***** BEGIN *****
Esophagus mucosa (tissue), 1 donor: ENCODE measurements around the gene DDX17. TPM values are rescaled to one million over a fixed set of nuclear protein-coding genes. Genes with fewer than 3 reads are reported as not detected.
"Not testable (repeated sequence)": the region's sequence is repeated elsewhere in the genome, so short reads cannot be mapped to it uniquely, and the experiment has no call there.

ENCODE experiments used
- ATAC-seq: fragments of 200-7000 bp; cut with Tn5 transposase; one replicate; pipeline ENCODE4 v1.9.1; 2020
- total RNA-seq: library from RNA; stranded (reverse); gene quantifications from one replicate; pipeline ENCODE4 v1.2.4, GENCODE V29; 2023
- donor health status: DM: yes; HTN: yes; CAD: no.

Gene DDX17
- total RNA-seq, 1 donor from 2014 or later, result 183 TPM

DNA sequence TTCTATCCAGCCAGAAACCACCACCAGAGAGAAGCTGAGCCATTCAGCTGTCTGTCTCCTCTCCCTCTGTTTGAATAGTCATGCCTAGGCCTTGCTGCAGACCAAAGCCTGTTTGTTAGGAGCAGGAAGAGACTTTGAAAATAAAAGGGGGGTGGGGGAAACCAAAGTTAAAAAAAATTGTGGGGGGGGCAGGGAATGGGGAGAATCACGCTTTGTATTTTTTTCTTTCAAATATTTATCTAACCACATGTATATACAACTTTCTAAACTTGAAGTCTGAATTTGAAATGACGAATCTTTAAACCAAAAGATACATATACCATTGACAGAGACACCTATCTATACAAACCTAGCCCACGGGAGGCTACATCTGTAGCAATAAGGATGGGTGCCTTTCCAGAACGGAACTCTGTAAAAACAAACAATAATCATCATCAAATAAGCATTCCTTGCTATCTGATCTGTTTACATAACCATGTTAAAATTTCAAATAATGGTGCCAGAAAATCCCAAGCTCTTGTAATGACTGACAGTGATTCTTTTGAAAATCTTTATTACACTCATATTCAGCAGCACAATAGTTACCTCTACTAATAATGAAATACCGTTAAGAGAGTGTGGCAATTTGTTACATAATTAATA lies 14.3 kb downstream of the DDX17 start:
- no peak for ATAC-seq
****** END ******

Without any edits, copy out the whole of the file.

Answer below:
Esophagus mucosa (tissue), 1 donor: ENCODE measurements around the gene DDX17. TPM values are rescaled to one million over a fixed set of nuclear protein-coding genes. Genes with fewer than 3 reads are reported as not detected.
"Not testable (repeated sequence)": the region's sequence is repeated elsewhere in the genome, so short reads cannot be mapped to it uniquely, and the experiment has no call there.

ENCODE experiments used
- ATAC-seq: fragments of 200-7000 bp; cut with Tn5 transposase; one replicate; pipeline ENCODE4 v1.9.1; 2020
- total RNA-seq: library from RNA; stranded (reverse); gene quantifications from one replicate; pipeline ENCODE4 v1.2.4, GENCODE V29; 2023
- donor health status: DM: yes; HTN: yes; CAD: no.

Gene DDX17
- total RNA-seq, 1 donor from 2014 or later, result 183 TPM

DNA sequence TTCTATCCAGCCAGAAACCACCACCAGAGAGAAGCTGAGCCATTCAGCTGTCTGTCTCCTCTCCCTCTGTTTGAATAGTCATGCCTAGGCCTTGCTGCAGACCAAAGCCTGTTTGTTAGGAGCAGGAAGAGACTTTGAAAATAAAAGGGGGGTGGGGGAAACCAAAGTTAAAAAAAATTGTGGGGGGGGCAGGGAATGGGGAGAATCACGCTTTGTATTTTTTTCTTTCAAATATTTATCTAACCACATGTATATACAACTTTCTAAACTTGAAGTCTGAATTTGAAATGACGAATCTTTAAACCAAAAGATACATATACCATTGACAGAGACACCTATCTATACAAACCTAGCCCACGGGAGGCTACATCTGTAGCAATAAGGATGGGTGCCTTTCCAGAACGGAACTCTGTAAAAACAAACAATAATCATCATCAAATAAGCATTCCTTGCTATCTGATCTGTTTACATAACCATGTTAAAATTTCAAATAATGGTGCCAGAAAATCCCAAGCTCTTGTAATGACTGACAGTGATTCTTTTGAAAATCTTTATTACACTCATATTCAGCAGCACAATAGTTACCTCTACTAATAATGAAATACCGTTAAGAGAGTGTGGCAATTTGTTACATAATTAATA lies 14.3 kb downstream of the DDX17 start:
- no peak for ATAC-seq